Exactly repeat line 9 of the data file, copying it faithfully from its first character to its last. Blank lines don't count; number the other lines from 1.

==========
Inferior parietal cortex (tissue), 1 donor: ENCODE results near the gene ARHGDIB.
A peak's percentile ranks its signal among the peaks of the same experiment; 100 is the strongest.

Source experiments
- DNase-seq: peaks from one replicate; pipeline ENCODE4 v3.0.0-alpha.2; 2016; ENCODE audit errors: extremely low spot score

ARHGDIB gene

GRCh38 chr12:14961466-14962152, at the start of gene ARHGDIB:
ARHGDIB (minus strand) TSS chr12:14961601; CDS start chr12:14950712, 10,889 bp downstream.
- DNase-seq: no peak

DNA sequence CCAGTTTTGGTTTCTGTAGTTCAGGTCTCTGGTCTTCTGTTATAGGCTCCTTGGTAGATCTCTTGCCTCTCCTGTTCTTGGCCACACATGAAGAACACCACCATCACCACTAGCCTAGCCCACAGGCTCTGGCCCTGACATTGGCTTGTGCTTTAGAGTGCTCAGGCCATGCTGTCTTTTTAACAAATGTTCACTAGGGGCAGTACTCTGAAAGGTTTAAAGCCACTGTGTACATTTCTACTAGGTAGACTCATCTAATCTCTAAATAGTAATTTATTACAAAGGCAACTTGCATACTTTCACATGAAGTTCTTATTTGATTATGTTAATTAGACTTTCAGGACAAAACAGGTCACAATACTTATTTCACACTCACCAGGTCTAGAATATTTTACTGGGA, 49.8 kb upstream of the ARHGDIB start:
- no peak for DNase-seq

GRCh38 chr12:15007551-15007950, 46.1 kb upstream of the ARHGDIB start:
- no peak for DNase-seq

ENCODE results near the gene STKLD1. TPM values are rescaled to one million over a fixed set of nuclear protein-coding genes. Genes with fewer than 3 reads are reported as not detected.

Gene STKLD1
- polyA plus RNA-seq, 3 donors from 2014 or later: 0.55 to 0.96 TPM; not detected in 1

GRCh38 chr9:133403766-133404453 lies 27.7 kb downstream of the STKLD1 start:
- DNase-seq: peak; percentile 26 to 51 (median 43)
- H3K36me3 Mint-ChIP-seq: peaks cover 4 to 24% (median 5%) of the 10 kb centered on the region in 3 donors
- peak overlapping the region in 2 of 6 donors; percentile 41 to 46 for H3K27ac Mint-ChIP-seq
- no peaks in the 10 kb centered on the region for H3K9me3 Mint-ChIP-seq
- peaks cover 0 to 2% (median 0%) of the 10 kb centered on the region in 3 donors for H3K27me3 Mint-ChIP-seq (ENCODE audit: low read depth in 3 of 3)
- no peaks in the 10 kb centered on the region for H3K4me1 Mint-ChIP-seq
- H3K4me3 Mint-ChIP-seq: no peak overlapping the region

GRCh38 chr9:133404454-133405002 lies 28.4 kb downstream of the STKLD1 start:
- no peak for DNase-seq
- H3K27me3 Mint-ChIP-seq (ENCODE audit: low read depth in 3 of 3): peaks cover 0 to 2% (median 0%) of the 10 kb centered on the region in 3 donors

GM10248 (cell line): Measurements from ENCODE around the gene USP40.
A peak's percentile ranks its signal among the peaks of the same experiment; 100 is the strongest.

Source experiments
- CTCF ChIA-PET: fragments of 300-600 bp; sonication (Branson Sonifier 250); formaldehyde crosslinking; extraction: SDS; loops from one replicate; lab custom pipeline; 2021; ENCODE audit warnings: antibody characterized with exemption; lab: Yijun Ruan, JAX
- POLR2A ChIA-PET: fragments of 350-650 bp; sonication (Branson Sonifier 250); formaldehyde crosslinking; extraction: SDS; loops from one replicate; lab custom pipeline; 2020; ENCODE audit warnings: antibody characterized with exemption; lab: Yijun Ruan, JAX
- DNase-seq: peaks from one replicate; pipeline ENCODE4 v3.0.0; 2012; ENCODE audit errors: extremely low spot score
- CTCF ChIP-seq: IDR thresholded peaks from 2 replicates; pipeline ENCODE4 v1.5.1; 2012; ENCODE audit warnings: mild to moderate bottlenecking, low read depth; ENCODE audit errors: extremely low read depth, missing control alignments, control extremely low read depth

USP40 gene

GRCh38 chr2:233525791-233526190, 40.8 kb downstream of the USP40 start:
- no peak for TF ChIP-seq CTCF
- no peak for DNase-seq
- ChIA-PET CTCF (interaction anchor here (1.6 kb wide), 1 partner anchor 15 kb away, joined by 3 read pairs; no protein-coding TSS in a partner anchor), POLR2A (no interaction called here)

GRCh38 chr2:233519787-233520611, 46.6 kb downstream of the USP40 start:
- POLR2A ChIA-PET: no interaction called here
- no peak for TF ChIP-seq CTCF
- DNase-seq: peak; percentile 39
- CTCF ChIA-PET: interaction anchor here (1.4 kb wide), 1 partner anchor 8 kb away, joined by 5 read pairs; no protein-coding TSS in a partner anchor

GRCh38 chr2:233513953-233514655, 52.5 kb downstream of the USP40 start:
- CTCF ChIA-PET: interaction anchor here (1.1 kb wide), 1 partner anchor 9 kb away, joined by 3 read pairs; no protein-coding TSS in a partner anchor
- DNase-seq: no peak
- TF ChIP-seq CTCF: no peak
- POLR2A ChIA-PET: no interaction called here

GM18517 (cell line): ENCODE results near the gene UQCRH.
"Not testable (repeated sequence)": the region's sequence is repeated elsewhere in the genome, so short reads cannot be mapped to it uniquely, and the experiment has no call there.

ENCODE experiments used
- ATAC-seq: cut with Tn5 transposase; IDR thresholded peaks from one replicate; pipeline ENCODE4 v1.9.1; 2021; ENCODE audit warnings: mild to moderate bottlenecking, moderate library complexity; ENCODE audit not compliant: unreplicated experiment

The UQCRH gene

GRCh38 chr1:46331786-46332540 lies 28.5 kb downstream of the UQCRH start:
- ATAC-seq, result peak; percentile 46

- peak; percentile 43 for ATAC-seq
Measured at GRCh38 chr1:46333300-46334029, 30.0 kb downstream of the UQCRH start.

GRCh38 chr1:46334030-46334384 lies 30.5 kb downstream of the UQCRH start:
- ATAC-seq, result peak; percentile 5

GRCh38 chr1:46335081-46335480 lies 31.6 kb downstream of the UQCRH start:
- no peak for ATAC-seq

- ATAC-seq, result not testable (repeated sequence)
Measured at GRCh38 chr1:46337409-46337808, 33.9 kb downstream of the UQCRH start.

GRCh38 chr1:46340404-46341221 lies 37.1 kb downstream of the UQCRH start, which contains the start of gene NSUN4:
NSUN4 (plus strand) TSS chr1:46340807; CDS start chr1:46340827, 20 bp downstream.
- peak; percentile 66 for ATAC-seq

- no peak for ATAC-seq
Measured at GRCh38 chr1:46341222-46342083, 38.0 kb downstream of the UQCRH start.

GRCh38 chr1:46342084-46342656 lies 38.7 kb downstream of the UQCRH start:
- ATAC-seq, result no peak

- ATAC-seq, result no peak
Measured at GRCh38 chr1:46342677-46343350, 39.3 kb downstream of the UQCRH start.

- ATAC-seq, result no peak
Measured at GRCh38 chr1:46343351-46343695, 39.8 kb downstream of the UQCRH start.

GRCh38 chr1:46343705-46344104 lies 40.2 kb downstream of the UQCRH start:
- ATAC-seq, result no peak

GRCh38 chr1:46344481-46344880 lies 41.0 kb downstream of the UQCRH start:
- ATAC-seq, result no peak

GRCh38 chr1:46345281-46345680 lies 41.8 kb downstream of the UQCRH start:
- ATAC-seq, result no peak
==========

DNA sequence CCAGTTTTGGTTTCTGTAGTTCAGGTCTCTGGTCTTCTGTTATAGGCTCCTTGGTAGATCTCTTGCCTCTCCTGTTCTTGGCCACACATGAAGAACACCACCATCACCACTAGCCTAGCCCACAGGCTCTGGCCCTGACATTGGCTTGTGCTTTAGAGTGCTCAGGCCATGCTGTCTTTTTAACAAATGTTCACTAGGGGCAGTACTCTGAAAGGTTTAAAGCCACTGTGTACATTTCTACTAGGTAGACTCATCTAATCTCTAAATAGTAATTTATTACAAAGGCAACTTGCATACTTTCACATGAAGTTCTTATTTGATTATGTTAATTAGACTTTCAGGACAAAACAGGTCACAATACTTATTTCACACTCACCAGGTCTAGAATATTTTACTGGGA, 49.8 kb upstream of the ARHGDIB start: